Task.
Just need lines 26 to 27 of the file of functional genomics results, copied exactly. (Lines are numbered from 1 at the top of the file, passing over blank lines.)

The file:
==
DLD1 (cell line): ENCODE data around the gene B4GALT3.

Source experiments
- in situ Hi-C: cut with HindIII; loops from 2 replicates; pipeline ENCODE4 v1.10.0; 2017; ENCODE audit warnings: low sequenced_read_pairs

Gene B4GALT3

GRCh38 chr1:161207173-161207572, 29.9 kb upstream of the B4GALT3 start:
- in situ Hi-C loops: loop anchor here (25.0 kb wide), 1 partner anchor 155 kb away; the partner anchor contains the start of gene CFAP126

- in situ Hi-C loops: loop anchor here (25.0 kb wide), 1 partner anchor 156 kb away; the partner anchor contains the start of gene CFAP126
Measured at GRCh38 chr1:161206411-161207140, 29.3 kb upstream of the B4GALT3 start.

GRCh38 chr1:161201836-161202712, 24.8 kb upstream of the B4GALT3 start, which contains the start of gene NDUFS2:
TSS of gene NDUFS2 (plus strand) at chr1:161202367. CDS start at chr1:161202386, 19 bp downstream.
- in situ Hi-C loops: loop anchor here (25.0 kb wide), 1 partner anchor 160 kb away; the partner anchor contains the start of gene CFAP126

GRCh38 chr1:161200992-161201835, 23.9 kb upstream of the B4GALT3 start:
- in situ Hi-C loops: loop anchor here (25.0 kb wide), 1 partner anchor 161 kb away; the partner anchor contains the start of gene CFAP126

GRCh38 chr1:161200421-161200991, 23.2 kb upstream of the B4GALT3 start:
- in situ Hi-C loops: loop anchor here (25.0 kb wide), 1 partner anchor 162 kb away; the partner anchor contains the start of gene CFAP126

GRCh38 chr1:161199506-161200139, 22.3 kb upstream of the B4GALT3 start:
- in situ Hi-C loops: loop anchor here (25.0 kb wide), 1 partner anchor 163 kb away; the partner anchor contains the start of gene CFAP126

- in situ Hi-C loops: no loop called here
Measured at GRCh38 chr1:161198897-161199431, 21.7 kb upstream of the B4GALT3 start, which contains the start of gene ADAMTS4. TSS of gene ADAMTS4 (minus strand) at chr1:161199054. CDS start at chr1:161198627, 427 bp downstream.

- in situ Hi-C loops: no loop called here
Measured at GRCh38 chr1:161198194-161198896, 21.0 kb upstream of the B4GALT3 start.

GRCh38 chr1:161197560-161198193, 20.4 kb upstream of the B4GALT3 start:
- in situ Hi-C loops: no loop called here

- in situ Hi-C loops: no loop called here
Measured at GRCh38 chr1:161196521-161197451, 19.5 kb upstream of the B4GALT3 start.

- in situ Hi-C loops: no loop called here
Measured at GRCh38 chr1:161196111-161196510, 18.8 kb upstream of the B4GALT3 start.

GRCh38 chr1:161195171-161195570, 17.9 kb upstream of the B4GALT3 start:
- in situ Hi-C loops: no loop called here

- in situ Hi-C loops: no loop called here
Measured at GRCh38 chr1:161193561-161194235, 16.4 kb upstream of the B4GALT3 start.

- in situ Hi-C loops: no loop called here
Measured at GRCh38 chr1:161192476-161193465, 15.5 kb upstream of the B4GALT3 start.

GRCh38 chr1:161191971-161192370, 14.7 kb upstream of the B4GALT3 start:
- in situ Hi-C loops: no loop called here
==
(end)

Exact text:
- in situ Hi-C loops: no loop called here
Measured at GRCh38 chr1:161196111-161196510, 18.8 kb upstream of the B4GALT3 start.